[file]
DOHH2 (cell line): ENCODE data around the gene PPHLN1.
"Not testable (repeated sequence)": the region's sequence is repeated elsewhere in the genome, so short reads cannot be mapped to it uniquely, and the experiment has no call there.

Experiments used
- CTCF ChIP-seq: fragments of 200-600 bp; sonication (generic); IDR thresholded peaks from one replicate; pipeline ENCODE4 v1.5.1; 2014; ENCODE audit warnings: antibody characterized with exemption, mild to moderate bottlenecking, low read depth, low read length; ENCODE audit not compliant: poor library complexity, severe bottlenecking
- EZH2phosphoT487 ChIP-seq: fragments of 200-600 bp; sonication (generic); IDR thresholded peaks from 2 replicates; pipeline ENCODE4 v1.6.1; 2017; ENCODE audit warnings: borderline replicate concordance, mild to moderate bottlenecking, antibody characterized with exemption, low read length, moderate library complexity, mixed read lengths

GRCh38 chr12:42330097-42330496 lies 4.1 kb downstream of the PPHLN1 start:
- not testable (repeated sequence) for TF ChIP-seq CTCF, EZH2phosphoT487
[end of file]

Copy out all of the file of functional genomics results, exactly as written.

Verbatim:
DOHH2 (cell line): ENCODE data around the gene PPHLN1.
"Not testable (repeated sequence)": the region's sequence is repeated elsewhere in the genome, so short reads cannot be mapped to it uniquely, and the experiment has no call there.

Experiments used
- CTCF ChIP-seq: fragments of 200-600 bp; sonication (generic); IDR thresholded peaks from one replicate; pipeline ENCODE4 v1.5.1; 2014; ENCODE audit warnings: antibody characterized with exemption, mild to moderate bottlenecking, low read depth, low read length; ENCODE audit not compliant: poor library complexity, severe bottlenecking
- EZH2phosphoT487 ChIP-seq: fragments of 200-600 bp; sonication (generic); IDR thresholded peaks from 2 replicates; pipeline ENCODE4 v1.6.1; 2017; ENCODE audit warnings: borderline replicate concordance, mild to moderate bottlenecking, antibody characterized with exemption, low read length, moderate library complexity, mixed read lengths

GRCh38 chr12:42330097-42330496 lies 4.1 kb downstream of the PPHLN1 start:
- not testable (repeated sequence) for TF ChIP-seq CTCF, EZH2phosphoT487